AAA warns of potential dangers on the road as daylight saving time ends

The annual "Fall Back" means sun glare for the morning commute, darkness for the evening commute and potential for drowsy drivers.

News 12 Staff

Nov 7, 2021, 2:52 PM

Updated 898 days ago

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AAA warns the end of daylight saving time could mean an uptick in driving dangers.
As the clocks fell back an hour late Saturday, AAA is reminding drivers to be prepared for potential challenges behind the wheel.
The annual "Fall Back" means sun glare for the morning commute, darkness for the evening commute and potential for drowsy drivers.
Because of stay-at-home orders at the height of the coronavirus pandemic, there were less drivers on the roads around this time last year. But as people start to head back to in-person activities like going to work, they are all going to share the road again, which increases the risk for potential challenges behind the wheel like lack of sleep.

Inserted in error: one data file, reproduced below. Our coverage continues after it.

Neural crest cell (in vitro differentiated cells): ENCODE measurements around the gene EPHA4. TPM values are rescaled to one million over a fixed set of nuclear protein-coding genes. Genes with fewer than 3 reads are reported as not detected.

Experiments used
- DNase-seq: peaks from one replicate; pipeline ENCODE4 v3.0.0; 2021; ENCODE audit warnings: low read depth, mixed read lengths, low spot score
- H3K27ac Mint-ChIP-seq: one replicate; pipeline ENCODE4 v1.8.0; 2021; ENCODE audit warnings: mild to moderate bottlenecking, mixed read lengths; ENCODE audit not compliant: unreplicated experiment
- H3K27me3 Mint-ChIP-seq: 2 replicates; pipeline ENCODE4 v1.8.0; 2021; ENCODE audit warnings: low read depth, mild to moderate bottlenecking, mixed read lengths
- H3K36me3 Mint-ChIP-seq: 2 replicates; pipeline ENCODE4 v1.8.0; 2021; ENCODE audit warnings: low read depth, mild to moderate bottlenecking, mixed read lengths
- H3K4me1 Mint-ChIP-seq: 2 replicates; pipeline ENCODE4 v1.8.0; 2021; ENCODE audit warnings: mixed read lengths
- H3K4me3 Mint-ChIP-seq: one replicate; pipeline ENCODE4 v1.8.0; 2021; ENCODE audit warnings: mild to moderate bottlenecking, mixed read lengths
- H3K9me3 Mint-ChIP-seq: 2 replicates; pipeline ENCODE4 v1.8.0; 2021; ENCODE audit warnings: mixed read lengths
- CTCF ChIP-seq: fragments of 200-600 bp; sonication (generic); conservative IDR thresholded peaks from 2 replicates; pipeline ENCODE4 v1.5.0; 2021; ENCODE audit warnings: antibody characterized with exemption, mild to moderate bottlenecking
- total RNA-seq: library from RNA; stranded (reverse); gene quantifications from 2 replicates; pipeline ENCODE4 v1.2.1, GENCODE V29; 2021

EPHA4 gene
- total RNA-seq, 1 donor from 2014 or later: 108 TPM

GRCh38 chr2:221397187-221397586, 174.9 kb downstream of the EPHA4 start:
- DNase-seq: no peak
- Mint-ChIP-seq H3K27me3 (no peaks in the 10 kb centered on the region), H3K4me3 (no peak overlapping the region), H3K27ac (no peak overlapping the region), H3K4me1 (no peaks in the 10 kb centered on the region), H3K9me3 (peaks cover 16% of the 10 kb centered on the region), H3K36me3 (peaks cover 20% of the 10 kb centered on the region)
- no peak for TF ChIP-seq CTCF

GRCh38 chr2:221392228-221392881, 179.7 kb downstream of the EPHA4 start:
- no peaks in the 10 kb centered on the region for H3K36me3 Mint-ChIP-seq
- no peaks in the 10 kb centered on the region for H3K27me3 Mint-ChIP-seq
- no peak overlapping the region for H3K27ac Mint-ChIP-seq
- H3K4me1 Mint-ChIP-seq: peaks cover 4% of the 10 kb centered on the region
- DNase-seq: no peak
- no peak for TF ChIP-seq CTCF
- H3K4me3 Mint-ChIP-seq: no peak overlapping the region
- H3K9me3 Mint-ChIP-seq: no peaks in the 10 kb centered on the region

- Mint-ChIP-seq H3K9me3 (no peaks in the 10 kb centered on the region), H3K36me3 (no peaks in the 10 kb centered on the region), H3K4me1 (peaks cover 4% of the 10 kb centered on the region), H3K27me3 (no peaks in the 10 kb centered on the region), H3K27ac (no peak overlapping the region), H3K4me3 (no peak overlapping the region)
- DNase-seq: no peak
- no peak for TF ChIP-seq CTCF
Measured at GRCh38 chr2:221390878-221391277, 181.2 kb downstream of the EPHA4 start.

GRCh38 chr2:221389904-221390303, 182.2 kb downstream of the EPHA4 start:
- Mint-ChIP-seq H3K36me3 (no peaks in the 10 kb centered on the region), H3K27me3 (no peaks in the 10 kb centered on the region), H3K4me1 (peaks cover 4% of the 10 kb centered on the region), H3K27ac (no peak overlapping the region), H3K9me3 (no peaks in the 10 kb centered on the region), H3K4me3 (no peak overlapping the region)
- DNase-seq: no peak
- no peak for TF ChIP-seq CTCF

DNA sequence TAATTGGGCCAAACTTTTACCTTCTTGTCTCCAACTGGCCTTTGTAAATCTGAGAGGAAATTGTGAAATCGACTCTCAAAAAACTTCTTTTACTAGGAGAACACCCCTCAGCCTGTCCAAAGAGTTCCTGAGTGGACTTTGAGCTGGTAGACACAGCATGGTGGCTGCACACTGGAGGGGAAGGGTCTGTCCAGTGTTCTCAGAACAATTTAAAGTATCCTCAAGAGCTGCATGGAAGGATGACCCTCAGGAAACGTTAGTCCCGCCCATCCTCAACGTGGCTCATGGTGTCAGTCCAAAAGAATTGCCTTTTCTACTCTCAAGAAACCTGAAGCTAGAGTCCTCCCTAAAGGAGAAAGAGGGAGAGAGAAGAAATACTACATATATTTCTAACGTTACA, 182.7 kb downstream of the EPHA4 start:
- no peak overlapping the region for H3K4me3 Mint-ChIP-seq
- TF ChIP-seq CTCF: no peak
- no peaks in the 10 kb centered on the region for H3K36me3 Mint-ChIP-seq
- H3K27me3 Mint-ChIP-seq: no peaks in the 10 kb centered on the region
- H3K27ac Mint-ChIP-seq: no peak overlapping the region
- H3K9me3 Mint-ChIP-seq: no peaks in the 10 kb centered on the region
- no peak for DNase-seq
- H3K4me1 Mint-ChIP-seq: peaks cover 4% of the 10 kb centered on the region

AAA says 95% of drivers agree that drowsy driving is dangerous, but 17% of drivers admit to having driven while being so tired that they had a hard time keeping their eyes open at least once in the past month.
According to the National Sleep Foundation, sleep deprived drivers cause over 6,000 driving deaths and 50,000 debilitating injuries each year.
AAA says although we gain an hour of sleep, our sleep patterns are disrupted, and this can result in unsafe driving.
AAA suggests slowing down, especially at night, putting more space between your car and the car in front of you, turning on your headlights to make yourself more visible to other drivers and to also illuminate the road ahead of you.
To combat sun glare, a pair of sunglasses is also advisable.
New Jersey is one of two states that have laws that address sleep deprived drivers who injure or kill someone. Motorists found to have been driving without having gotten sleep in 24 hours can be charged with vehicular homicide.


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